- Towers of Midnight refers to the actual Towers of Midnight in Seanchan, but it also refers to other towers. At one point his working title was ‘The Three Towers’ (yes and intentional riff on the Lord of the Rings, but it was never going to be the real title). I (and most others) interpret this to mean that the Towers of Midnight will deal heavily with the Seanchan, the White Tower and the Black Tower – my own belief (much inspired by Dominic of
The Thirteenth Depository) is that Caemlyn will be caught square in the middle of this conflict and be completely destroyed.

Winners of 10th Anniversary Edition of Gardens of the Moon

Anyway, enough about me. With the help of, winners have been chosen for the 10th Anniversary Edition of Gardens of the Moon by Steven Erikson (US, UK, Canada, Indiebound) from the good people over at Transworld. So the winners are…

Shellie from Scottsdale, Arizona
Kevin from San Francisco, California
Michael from Egelsbach, Germany
Philip from Olathe, Kansas
Maria from N. Ionia , Greece

Congrats to all the winners!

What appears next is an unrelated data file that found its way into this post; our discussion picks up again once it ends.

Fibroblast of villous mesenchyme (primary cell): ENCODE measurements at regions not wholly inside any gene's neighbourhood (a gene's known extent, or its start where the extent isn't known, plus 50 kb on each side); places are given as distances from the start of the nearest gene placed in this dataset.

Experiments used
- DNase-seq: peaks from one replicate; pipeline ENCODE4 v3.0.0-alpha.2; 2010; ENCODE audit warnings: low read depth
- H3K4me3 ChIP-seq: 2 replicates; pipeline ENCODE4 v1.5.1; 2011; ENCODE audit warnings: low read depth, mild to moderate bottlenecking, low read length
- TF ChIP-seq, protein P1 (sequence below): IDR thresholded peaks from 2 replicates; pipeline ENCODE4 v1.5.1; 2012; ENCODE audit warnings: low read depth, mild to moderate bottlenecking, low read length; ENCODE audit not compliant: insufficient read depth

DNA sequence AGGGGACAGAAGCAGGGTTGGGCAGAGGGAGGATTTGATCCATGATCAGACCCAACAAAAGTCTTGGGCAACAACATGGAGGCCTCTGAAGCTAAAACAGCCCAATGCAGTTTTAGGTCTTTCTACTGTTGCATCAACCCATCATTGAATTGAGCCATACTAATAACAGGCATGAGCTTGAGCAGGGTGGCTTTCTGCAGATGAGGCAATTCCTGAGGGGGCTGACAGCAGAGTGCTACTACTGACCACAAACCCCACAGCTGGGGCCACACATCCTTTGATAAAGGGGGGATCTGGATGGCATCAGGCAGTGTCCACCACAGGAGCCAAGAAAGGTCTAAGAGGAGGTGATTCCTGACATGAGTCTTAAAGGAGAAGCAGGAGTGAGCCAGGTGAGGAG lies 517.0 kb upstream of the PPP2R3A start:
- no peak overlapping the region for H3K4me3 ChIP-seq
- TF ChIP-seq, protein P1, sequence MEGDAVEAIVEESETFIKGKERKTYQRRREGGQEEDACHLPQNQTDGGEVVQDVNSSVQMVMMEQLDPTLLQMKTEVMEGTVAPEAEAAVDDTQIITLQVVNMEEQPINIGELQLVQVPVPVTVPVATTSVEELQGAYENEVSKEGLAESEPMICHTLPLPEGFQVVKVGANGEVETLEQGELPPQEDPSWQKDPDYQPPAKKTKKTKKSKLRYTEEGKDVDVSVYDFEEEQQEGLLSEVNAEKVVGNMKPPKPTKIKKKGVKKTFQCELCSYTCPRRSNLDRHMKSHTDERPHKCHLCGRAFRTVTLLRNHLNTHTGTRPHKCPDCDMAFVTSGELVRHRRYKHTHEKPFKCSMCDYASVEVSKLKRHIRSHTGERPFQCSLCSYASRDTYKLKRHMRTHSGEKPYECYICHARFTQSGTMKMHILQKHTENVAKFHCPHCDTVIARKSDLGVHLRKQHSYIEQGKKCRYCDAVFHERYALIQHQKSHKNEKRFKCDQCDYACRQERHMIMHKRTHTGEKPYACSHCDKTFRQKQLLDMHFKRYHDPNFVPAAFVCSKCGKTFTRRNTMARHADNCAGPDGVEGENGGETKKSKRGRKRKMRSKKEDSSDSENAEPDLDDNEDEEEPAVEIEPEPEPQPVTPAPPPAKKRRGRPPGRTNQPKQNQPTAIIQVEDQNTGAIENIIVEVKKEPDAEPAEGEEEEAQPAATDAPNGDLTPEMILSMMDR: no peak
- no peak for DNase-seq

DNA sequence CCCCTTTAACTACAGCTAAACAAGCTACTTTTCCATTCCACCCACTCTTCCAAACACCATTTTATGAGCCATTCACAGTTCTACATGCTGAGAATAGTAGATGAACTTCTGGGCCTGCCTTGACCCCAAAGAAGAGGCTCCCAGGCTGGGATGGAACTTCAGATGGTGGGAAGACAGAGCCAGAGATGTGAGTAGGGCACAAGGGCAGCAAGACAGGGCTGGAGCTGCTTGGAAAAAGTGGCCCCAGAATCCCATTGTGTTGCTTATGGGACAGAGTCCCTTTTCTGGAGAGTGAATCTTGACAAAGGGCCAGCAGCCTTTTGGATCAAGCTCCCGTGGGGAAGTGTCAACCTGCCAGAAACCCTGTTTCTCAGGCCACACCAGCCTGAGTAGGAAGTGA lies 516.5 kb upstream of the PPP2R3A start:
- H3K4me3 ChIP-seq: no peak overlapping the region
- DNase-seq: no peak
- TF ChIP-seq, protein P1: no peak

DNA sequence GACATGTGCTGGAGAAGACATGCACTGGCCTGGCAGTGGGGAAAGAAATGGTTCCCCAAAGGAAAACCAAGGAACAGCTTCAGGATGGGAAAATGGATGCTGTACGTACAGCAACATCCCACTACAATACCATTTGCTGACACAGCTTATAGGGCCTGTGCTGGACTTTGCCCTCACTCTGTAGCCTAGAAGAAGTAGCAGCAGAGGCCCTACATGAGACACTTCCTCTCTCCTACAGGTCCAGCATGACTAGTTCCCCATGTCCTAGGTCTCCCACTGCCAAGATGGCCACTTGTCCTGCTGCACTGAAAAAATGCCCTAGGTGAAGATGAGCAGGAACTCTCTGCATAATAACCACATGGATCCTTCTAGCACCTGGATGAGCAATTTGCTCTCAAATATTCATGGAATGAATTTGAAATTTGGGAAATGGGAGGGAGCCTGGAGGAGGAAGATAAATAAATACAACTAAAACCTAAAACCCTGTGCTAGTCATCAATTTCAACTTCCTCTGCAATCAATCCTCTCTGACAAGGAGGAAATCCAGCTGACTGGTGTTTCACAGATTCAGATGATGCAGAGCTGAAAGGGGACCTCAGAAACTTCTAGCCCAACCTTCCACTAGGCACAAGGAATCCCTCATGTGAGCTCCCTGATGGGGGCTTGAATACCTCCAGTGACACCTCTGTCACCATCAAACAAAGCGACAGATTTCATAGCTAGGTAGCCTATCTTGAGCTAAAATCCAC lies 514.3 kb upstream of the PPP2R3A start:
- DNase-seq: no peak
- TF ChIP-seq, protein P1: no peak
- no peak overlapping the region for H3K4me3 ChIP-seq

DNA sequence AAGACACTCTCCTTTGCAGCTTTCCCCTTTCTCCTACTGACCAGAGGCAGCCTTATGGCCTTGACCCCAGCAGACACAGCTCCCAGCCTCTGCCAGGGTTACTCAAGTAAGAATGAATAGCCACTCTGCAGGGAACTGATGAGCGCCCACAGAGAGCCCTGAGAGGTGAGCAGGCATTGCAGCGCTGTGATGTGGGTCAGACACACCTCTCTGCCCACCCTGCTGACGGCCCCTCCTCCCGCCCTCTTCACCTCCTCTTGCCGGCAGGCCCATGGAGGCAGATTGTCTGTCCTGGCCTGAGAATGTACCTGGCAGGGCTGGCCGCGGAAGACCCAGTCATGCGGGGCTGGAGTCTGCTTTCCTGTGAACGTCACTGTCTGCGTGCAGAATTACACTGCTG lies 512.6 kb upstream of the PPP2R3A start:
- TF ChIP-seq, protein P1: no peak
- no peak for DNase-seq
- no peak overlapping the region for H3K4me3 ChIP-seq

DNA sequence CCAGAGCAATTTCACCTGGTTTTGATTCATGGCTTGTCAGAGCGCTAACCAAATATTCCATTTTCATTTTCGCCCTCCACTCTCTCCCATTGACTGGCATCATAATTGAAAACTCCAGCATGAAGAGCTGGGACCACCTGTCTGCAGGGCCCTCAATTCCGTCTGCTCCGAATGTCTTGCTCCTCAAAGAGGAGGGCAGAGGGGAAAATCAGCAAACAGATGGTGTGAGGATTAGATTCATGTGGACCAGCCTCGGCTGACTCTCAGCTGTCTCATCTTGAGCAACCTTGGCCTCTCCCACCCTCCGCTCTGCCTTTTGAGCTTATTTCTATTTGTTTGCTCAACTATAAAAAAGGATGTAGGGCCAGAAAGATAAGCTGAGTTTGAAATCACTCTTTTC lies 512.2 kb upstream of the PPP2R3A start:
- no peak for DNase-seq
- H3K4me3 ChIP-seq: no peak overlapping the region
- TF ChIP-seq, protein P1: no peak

Friday, November 13, 2009

Mini-Review: Fast Ships, Black Sails Edited by Ann and Jeff VanderMeer

I review pretty much everything I read, but here’s a case where I’m so thoroughly uninspired to write a review, that I have finally decided to not do (well, mostly). So, I’ll give a few general thoughts here, but I certainly don’t consider it a full review (probably not even a mini-review).

My being uninspired to write much about Fast Ships, Black Sails Edited by Ann and Jeff VanderMeer (US, UK, Canada, Indibound) actually makes sense because I was quite uninspired while reading it. I found the majority of the stories to simply be uninteresting. I’m not sure why – it could be that the stories tend toward a more literary side than I fully appreciated, it could be that I’m not really into pirates (which I’m not sure is true), it could be that I read this just before (and a bit after) the a book I was very excited to read, and it could be that the stories just didn’t appeal to me. Whatever case is, I simply didn’t enjoy reading most of the stories in this anthology, or I didn’t enjoy them enough to care.